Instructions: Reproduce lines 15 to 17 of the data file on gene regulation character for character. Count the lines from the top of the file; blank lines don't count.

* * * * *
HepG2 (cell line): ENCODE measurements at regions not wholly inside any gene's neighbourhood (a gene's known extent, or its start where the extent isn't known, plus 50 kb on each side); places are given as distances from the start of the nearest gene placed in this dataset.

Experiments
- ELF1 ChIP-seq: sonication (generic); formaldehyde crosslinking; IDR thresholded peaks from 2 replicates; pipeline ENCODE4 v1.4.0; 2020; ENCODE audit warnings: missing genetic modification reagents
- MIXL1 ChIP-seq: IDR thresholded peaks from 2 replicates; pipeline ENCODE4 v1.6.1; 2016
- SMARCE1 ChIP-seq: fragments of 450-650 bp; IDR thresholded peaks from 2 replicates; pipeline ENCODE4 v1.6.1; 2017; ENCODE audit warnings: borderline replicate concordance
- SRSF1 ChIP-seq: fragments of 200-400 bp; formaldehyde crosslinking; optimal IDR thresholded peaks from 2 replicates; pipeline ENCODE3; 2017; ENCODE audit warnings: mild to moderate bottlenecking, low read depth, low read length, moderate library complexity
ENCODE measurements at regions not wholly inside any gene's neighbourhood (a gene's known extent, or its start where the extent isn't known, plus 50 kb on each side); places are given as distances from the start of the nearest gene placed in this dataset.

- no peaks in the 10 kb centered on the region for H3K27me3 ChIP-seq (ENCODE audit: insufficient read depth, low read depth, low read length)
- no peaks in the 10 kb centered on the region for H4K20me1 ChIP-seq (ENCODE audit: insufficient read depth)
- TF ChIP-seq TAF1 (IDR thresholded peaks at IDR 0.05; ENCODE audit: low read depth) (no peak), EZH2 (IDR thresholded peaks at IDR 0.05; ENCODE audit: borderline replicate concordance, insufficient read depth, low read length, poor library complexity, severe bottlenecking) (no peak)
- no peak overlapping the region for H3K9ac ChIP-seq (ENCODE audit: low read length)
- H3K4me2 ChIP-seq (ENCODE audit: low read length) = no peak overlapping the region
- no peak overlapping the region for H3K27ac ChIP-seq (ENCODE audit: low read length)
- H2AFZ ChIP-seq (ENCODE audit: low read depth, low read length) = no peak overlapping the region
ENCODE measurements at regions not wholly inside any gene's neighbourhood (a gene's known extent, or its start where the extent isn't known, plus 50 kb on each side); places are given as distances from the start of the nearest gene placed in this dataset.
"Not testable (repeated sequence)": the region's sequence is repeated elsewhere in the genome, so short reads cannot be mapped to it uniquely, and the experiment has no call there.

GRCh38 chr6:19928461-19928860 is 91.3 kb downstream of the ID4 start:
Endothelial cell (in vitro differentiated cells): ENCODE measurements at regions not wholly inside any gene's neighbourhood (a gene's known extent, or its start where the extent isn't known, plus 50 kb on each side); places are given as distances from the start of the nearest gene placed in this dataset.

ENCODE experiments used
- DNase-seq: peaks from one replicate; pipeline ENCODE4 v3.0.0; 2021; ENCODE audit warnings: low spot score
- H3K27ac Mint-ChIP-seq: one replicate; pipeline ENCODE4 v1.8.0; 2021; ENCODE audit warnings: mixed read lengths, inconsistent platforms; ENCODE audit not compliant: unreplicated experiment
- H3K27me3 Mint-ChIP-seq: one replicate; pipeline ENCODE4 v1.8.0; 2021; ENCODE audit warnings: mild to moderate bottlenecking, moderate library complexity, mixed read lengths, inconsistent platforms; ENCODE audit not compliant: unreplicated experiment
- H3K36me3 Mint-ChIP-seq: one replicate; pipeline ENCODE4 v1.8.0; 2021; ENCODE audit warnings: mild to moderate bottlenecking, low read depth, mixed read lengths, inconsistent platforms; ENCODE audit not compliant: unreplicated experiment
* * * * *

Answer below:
ENCODE measurements at regions not wholly inside any gene's neighbourhood (a gene's known extent, or its start where the extent isn't known, plus 50 kb on each side); places are given as distances from the start of the nearest gene placed in this dataset.
"Not testable (repeated sequence)": the region's sequence is repeated elsewhere in the genome, so short reads cannot be mapped to it uniquely, and the experiment has no call there.

GRCh38 chr6:19928461-19928860 is 91.3 kb downstream of the ID4 start: